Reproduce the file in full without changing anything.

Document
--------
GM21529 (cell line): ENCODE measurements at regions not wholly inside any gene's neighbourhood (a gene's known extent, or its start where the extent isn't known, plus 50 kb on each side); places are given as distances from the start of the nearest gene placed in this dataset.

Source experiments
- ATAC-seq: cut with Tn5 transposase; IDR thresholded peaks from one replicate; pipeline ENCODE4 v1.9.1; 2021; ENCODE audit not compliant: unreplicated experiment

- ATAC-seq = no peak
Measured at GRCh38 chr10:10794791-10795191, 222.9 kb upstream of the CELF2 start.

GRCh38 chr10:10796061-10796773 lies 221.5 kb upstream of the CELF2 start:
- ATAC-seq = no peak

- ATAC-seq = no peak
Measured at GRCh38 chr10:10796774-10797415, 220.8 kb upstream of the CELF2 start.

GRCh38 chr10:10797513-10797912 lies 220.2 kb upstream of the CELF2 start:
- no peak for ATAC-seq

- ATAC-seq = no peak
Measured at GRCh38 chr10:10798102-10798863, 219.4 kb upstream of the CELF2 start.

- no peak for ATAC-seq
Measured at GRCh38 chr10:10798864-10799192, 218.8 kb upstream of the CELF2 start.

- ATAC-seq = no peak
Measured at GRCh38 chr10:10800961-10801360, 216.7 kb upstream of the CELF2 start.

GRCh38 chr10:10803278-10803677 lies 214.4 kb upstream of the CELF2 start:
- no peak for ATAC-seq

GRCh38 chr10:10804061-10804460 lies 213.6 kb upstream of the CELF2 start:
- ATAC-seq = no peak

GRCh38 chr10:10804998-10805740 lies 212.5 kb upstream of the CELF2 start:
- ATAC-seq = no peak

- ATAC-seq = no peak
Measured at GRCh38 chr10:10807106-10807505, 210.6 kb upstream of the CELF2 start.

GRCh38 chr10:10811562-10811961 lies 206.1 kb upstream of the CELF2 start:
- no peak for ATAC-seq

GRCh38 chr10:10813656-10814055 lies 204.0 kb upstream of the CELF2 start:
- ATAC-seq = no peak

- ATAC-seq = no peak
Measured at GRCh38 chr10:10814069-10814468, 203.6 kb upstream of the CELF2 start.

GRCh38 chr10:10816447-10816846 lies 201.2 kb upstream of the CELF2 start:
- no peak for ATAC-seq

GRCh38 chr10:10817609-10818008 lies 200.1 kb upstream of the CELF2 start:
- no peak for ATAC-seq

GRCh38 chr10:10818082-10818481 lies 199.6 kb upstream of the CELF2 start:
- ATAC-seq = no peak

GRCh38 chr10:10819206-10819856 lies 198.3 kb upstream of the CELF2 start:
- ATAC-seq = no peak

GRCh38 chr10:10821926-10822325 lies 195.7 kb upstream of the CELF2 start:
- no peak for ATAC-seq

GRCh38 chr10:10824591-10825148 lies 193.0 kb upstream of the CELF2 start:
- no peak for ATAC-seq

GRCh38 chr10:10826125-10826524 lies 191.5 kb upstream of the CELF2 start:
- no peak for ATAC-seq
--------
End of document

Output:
GM21529 (cell line): ENCODE measurements at regions not wholly inside any gene's neighbourhood (a gene's known extent, or its start where the extent isn't known, plus 50 kb on each side); places are given as distances from the start of the nearest gene placed in this dataset.

Source experiments
- ATAC-seq: cut with Tn5 transposase; IDR thresholded peaks from one replicate; pipeline ENCODE4 v1.9.1; 2021; ENCODE audit not compliant: unreplicated experiment

- ATAC-seq = no peak
Measured at GRCh38 chr10:10794791-10795191, 222.9 kb upstream of the CELF2 start.

GRCh38 chr10:10796061-10796773 lies 221.5 kb upstream of the CELF2 start:
- ATAC-seq = no peak

- ATAC-seq = no peak
Measured at GRCh38 chr10:10796774-10797415, 220.8 kb upstream of the CELF2 start.

GRCh38 chr10:10797513-10797912 lies 220.2 kb upstream of the CELF2 start:
- no peak for ATAC-seq

- ATAC-seq = no peak
Measured at GRCh38 chr10:10798102-10798863, 219.4 kb upstream of the CELF2 start.

- no peak for ATAC-seq
Measured at GRCh38 chr10:10798864-10799192, 218.8 kb upstream of the CELF2 start.

- ATAC-seq = no peak
Measured at GRCh38 chr10:10800961-10801360, 216.7 kb upstream of the CELF2 start.

GRCh38 chr10:10803278-10803677 lies 214.4 kb upstream of the CELF2 start:
- no peak for ATAC-seq

GRCh38 chr10:10804061-10804460 lies 213.6 kb upstream of the CELF2 start:
- ATAC-seq = no peak

GRCh38 chr10:10804998-10805740 lies 212.5 kb upstream of the CELF2 start:
- ATAC-seq = no peak

- ATAC-seq = no peak
Measured at GRCh38 chr10:10807106-10807505, 210.6 kb upstream of the CELF2 start.

GRCh38 chr10:10811562-10811961 lies 206.1 kb upstream of the CELF2 start:
- no peak for ATAC-seq

GRCh38 chr10:10813656-10814055 lies 204.0 kb upstream of the CELF2 start:
- ATAC-seq = no peak

- ATAC-seq = no peak
Measured at GRCh38 chr10:10814069-10814468, 203.6 kb upstream of the CELF2 start.

GRCh38 chr10:10816447-10816846 lies 201.2 kb upstream of the CELF2 start:
- no peak for ATAC-seq

GRCh38 chr10:10817609-10818008 lies 200.1 kb upstream of the CELF2 start:
- no peak for ATAC-seq

GRCh38 chr10:10818082-10818481 lies 199.6 kb upstream of the CELF2 start:
- ATAC-seq = no peak

GRCh38 chr10:10819206-10819856 lies 198.3 kb upstream of the CELF2 start:
- ATAC-seq = no peak

GRCh38 chr10:10821926-10822325 lies 195.7 kb upstream of the CELF2 start:
- no peak for ATAC-seq

GRCh38 chr10:10824591-10825148 lies 193.0 kb upstream of the CELF2 start:
- no peak for ATAC-seq

GRCh38 chr10:10826125-10826524 lies 191.5 kb upstream of the CELF2 start:
- no peak for ATAC-seq